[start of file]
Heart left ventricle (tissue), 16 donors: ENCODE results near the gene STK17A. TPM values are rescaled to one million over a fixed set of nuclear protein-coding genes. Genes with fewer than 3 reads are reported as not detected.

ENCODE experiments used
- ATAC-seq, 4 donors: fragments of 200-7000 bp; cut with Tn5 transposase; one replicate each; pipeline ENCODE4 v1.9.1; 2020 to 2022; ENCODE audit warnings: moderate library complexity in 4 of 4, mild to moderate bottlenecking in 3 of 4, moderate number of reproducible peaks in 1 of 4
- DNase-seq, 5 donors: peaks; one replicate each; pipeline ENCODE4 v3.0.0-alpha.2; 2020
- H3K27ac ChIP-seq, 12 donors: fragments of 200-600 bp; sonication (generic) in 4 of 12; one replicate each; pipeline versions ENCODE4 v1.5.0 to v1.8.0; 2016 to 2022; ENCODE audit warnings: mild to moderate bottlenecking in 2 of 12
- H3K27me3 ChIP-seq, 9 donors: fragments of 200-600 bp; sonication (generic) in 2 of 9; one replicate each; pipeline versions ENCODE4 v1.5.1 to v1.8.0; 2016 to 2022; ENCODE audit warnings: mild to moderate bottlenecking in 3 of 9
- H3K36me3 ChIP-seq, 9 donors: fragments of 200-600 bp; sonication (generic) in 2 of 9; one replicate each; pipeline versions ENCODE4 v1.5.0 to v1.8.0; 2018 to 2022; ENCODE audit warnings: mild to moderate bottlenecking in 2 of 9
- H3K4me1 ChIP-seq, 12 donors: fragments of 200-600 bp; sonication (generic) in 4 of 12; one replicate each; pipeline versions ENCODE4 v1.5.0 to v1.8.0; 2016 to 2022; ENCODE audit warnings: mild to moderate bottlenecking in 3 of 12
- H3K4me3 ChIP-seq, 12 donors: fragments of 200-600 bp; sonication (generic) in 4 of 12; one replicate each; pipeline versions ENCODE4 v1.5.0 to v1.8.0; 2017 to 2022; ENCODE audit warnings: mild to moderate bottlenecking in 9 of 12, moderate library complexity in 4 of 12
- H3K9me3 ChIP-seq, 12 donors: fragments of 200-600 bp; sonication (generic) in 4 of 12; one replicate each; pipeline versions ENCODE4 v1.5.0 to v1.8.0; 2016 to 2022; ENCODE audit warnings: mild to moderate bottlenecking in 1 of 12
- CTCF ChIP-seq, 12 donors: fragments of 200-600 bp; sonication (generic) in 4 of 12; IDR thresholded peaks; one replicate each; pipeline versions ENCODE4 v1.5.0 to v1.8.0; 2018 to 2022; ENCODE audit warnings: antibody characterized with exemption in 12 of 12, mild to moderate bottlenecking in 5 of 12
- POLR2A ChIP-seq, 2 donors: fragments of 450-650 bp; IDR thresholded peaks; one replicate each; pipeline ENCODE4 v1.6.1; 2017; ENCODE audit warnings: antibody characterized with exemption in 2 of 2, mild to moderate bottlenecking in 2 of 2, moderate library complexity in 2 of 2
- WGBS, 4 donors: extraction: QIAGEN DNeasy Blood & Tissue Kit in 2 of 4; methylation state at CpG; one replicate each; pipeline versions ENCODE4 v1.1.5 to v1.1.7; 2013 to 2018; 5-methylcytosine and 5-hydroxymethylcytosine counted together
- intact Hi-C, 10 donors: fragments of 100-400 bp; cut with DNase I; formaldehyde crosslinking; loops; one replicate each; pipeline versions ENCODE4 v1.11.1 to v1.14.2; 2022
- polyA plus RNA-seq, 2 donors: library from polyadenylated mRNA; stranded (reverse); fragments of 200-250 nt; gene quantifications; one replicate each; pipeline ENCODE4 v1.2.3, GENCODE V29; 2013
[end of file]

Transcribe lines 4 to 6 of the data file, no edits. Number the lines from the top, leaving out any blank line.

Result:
- DNase-seq, 5 donors: peaks; one replicate each; pipeline ENCODE4 v3.0.0-alpha.2; 2020
- H3K27ac ChIP-seq, 12 donors: fragments of 200-600 bp; sonication (generic) in 4 of 12; one replicate each; pipeline versions ENCODE4 v1.5.0 to v1.8.0; 2016 to 2022; ENCODE audit warnings: mild to moderate bottlenecking in 2 of 12
- H3K27me3 ChIP-seq, 9 donors: fragments of 200-600 bp; sonication (generic) in 2 of 9; one replicate each; pipeline versions ENCODE4 v1.5.1 to v1.8.0; 2016 to 2022; ENCODE audit warnings: mild to moderate bottlenecking in 3 of 9